Cellular phone texting has become increasingly popular, raising the risk of distraction-related injuries. The purpose of this study was to compare alterations in gait parameters during normal gait as opposed to walking while texting. Thirty able-bodied young adults (age = 20 ± 2 y, height = 171 ± 40 cm, mass = 61.7 ± 11.2 kg) who reported texting on a regular basis were tested using an 11-camera optical motion capture system as they walked across an 8 m, obstacle-free floor. A reduction in velocity (P < .05) was seen along with additional significant changes in spatial and temporal parameters. Specifically, step width and double stance time increased, while toe clearance, step length, and cadence decreased. Although many of the changes in spatial and temporal parameters generally accompany slowed gait, the complex distraction task used here may have amplified these potentially deleterious effects. The combination of the slower gait velocity and decrease in attention to the surrounding environment suggests that an individual who is texting while walking could be at a greater risk of injury. Tripping injuries while texting could be more likely due to the decreased toe clearance. In addition, increased step width may increase the likelihood of stepping on an unstable surface or colliding with obstacles in close proximity.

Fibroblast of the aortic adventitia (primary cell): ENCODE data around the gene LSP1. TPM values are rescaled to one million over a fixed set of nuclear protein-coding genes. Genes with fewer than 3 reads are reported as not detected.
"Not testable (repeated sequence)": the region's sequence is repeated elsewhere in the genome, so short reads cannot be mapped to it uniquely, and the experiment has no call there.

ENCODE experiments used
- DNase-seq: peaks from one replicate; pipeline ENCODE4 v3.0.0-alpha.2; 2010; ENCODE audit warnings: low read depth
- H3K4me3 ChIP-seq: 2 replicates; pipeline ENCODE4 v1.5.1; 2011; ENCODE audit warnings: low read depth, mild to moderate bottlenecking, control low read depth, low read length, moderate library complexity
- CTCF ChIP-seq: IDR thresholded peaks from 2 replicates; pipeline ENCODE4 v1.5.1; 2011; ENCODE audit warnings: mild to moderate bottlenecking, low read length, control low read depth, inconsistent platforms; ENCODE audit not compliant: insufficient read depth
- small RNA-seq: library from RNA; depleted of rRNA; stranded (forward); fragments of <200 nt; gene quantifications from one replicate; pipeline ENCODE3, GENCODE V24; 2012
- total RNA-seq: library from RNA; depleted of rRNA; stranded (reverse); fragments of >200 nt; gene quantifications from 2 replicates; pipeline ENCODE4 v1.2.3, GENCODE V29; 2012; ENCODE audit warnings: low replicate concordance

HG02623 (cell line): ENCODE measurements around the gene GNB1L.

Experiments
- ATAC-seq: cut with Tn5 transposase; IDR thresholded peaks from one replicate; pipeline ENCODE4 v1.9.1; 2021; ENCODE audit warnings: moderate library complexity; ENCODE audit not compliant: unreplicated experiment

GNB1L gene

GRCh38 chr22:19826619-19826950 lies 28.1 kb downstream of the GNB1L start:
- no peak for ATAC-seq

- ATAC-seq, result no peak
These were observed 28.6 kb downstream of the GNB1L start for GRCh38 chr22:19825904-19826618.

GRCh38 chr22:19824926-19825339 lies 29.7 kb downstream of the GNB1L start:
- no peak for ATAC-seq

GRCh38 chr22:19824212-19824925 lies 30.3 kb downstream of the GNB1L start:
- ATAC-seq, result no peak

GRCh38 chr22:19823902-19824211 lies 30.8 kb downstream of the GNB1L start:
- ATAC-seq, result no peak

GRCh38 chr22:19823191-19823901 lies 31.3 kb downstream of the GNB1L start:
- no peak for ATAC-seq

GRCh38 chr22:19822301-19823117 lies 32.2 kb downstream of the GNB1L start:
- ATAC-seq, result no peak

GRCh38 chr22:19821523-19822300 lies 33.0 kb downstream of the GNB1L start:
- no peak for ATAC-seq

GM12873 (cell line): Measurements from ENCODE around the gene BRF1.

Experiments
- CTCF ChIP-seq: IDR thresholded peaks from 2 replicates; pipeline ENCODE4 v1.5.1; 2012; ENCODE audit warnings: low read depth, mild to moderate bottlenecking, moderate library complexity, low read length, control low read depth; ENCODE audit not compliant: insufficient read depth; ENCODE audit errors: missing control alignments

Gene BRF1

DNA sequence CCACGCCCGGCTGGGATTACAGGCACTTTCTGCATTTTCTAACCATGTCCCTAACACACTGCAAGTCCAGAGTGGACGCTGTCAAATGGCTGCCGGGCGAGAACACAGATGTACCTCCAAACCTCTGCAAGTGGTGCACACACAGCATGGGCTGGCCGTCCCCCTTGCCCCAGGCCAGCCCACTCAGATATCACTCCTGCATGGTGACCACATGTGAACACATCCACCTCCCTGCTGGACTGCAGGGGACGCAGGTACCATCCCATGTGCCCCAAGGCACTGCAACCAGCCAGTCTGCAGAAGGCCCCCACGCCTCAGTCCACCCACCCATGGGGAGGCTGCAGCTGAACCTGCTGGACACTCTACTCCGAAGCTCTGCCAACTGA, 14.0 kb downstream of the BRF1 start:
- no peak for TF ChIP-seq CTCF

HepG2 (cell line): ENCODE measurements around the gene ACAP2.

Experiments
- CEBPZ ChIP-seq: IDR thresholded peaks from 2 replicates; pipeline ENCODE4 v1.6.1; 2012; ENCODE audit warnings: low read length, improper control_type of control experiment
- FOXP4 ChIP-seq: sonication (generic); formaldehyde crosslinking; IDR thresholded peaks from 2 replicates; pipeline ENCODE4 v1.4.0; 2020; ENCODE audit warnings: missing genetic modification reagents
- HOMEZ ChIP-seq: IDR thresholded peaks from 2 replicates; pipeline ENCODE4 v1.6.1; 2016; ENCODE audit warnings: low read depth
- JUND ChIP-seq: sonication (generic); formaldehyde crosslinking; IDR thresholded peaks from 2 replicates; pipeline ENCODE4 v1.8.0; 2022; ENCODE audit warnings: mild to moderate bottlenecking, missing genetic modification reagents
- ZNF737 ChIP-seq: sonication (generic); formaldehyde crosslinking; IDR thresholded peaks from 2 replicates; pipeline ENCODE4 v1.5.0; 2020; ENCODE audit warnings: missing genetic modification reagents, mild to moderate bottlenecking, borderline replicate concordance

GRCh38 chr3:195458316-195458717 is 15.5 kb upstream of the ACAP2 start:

Restricted access

Cédrick T. Bonnet

in healthy young adults to test the functionality of the VOR. Indeed, we could only identify studies testing the VOR in patients (mainly with vestibular problems), older adults, and healthy children. In these studies, the participants performed a quiet stance task and a test in a rotational chair

Restricted access

Nicholas S. Ryan, Paul A. Bruno, and John M. Barden

healthy young adults. It is anticipated that this information will help researchers and clinicians better understand and interpret their findings when measuring stride time variability outcomes in older adults and individuals with specific clinical diagnoses (eg, neurodegenerative conditions). Methods

Restricted access

Tishya A. L. Wren and Jack R. Engsberg

The traditional method for normalizing quantitative strength data is to divide force or torque by body mass. We have previously shown that this method is not appropriate for able-bodied children and young adults and that normalization using allometric scaling is more effective. The purpose of the current study was to evaluate the effectiveness of applying existing normalization equations for lower extremity strength to children, adolescents, and young adults with cerebral palsy (CP) and, if appropriate, to develop CP-specific normalization equations using allometric scaling. We measured the maximum torque generated during hip abduction/adduction, knee extension/flexion, and ankle dorsiflexion/plantar flexion in 96 subjects with spastic diplegia CP ages 4–23 years. Traditional mass normalization (Torque/Mass1.0) and allometric scaling equations from children without disability (Torque/Mass1.6 for hip and knee; Torque/Mass1.4 for ankle) were not effective in eliminating the influence of body mass. Normalization using CP-specific allometric scaling equations was effective using both muscle-specific and common (Torque/Mass0.8 for ankle plantar flexors; Torque/Mass1.4 for all others) scaling relationships. For the first time, normalization equations have been presented with demonstrated effectiveness in adjusting strength measures for body size in a group of children, adolescents, and young adults with CP.